Category: Business Laws

Anti-Money Laundering Laws

The goal of a large number of criminal acts is to generate profits for the individual or the group that carries out the act. Money laundering is the processing of these criminal proceeds to disguise their illegal origin. This process is of critical importance, as it enables the criminal to enjoy these profits without jeopardising their source. In this paper, the author has discussed the various stages, trends, developments and the law relating to this subject.

Mohori Bibee v. Dharmodas Ghose

In this submission, the author has discussed in detail the Mohori Bibee case wherein, for the first time in 1903, the Privy Council declared that the minor’s contract was void and not merely voidable. The Privy Council reached this conclusion on the basis of various Sections of the Indian Contract Act which have also been elaborated in this paper to define the nature of a minor’s agreement.

Price sensitive information

By Tanvi Praveen, Symbiosis Law School, Noida Editor’s note: Knowledge is said to be power. Nowhere does this hold truer than in the case of price sensitive information in a company. Such information ought to be released in a manner that benefits all investors equally, without prejudice, and not in […]

Performance Appraisal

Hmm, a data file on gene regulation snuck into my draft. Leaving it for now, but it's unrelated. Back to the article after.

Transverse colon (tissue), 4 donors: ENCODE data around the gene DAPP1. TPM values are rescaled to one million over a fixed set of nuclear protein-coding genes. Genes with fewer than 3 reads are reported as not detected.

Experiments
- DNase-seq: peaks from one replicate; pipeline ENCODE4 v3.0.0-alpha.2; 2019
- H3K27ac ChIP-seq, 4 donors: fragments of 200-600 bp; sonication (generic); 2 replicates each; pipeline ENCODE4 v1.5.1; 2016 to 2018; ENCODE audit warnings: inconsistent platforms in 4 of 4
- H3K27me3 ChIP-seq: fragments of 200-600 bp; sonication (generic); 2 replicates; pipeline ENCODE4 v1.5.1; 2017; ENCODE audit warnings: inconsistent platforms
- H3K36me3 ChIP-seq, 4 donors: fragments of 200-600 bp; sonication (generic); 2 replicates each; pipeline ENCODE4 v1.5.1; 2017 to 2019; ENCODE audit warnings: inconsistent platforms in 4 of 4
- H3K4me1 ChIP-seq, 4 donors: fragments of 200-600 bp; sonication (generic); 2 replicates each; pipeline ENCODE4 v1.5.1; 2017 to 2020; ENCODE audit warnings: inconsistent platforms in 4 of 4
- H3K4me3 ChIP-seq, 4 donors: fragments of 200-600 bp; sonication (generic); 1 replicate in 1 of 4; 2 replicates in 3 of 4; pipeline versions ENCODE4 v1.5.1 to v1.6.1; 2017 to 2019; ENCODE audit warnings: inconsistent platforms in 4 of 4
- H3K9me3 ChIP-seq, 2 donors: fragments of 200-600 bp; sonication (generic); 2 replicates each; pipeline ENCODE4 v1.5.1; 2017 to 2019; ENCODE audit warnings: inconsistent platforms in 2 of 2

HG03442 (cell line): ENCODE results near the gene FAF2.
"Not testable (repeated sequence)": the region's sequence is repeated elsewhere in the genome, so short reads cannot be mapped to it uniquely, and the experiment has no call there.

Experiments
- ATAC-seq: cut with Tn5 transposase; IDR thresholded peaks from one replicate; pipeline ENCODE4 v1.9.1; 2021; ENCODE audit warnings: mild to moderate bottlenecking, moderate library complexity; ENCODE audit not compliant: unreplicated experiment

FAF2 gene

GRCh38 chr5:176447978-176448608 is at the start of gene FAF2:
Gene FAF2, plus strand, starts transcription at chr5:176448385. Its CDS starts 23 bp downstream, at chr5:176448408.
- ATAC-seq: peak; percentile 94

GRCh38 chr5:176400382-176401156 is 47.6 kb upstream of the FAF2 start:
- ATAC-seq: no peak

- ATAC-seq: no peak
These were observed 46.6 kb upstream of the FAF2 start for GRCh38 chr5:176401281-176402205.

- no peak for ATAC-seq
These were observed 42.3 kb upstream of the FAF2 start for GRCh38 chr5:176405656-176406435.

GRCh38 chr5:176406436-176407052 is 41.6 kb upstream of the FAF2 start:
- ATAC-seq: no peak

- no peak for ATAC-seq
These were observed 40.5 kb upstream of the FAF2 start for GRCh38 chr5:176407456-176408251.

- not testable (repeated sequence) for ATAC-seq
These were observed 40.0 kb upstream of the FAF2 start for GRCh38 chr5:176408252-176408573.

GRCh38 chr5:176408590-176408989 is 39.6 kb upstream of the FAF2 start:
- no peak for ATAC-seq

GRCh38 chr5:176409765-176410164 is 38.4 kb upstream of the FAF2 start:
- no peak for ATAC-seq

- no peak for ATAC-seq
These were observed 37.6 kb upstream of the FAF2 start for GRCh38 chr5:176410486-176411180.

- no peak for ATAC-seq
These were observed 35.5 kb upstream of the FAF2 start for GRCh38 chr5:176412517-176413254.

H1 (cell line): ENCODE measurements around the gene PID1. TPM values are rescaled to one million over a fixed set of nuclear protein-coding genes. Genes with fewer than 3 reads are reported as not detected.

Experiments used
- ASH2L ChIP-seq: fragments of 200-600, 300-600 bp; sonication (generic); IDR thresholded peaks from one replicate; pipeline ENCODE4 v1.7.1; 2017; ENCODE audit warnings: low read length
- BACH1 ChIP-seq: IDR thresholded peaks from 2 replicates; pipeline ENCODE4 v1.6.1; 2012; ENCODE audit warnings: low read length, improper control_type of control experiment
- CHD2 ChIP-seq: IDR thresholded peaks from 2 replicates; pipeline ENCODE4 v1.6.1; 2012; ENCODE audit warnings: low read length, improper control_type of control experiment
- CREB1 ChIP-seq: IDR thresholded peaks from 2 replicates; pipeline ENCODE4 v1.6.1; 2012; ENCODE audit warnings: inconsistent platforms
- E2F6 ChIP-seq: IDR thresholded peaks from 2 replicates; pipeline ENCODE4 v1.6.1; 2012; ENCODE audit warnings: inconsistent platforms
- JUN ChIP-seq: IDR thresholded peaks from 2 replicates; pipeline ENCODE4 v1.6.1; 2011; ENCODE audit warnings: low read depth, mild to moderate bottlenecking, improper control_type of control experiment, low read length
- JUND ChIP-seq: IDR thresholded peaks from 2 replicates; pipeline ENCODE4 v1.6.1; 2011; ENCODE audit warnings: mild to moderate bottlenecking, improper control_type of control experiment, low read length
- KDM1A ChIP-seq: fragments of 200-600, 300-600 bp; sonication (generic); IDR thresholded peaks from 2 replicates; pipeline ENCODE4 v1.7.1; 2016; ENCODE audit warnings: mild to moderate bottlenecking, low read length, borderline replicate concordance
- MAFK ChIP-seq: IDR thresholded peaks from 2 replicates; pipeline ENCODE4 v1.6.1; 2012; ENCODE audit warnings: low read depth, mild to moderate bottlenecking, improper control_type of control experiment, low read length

By Yashu Bansal, Chanakya National Law University, Delhi “Editor’s Note:This paper discusses the concept of performance appraisal. Performance Appraisal is a structured method of evaluating an employee’s performance in an organisation. The concept is important as it helps identify the strengths and weaknesses of employees, assists in succession planning and also serves as a tool for […]

Dishonour of Cheques: Director’s Liability in case of Dishonour

Cheques are a type of bill of exchange and were developed as a way of making payments without the need to carry large amounts of money. A dishonoured cheque cannot be redeemed for its value and is worthless; they are also known as an RDI (returned deposit item), or NSF (non-sufficient funds) cheque. Cheques are usually dishonoured because the drawer’s account has been frozen or limited, or because there are insufficient funds in the drawer’s account when the cheque was redeemed. A cheque drawn on an account with insufficient funds is said to have bounced and may be called a rubber cheque. Banks typically charge customers for issuing a dishonoured cheque, and in some jurisdictions such an act is a criminal action. A drawer may also issue a stop on a cheque, instructing the financial institution not to honour a particular cheque

Doctrine of Fundamental Breach: The CISG and The UCC

The doctrine of fundamental breach is chiefly predicated on the facts or assumption that a party to a contract or contract of sale has committed a misnomer in the contract that goes to the root of the contract, thereby knocking the bottom off its commercial relevance. The prerequisites which must be fulfilled before a buyer may avoid a contract under the CISG are very different from those which must be fulfilled to reject under the UCC. Moreover, case law interpreting the doctrine has only added to the ambiguity, thus making it nearly impossible for any interpreter to confidently answer the seemingly basic question of whether a contract for the international sale of goods has been fundamentally breached. It seems as though the goal of contract preservation has outweighed the desire for any bright line rules and maybe rightly so when considering the international context in which these cases are decided.